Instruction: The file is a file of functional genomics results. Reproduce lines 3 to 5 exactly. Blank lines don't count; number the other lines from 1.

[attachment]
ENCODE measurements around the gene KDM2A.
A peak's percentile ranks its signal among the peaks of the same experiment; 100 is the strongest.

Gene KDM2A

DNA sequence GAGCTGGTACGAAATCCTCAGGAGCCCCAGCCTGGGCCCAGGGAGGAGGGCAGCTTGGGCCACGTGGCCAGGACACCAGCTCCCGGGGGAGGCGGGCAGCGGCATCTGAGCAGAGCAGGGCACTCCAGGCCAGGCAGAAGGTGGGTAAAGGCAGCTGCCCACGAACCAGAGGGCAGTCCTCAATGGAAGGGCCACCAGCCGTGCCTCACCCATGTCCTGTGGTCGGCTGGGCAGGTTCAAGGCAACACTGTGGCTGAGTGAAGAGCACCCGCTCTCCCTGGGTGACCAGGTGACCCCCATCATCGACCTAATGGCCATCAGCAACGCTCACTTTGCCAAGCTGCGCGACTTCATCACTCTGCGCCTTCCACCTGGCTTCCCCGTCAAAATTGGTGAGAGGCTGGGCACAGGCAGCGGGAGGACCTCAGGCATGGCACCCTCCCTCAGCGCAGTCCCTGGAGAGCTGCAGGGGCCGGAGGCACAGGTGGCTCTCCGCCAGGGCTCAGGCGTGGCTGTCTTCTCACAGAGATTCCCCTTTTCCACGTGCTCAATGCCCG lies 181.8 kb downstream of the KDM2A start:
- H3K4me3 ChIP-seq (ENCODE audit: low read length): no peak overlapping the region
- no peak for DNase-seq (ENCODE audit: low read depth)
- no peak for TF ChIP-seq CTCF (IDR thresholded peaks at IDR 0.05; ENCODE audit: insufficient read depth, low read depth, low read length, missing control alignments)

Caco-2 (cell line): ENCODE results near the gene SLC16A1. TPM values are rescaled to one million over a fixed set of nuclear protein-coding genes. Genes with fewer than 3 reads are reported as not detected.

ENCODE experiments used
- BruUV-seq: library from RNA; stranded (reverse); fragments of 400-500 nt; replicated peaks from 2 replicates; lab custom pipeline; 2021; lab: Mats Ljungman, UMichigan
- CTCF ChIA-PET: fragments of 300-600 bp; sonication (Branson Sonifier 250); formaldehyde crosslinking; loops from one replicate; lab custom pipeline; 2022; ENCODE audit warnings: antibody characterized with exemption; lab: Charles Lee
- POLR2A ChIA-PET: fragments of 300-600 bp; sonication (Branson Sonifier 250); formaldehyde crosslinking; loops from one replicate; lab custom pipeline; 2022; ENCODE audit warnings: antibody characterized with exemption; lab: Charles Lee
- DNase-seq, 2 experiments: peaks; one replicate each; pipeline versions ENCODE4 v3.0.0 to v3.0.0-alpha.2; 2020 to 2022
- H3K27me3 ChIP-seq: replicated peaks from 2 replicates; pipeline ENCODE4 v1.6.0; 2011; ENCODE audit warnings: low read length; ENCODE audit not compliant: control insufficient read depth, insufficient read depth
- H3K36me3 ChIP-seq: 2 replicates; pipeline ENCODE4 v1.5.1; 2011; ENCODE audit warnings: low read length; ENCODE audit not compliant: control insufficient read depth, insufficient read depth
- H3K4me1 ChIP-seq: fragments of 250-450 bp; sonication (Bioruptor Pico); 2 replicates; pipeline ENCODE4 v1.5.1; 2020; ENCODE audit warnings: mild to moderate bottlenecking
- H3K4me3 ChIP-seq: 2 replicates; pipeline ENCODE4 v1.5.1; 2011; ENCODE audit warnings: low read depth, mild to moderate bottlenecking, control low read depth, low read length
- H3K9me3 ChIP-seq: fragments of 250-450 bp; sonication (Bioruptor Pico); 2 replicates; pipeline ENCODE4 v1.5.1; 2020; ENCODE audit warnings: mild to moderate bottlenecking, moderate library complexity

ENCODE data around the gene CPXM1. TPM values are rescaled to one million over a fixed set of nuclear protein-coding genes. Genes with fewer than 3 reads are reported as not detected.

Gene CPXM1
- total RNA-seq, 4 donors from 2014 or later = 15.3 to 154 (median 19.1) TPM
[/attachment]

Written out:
Gene KDM2A

DNA sequence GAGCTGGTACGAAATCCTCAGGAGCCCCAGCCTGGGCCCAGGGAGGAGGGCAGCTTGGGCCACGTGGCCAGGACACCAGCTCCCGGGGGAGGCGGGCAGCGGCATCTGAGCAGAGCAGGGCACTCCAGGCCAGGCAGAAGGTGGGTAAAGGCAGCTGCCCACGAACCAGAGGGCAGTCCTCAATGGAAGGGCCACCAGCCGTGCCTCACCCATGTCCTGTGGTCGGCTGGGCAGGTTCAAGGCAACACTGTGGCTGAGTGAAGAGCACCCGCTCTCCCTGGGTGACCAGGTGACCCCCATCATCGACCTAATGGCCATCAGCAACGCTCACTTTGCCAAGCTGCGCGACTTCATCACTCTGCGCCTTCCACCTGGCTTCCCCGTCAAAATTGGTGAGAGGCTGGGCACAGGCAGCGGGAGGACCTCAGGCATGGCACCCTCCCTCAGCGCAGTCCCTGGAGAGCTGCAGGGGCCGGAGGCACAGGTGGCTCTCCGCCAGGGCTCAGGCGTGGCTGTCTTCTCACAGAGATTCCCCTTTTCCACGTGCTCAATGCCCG lies 181.8 kb downstream of the KDM2A start:
- H3K4me3 ChIP-seq (ENCODE audit: low read length): no peak overlapping the region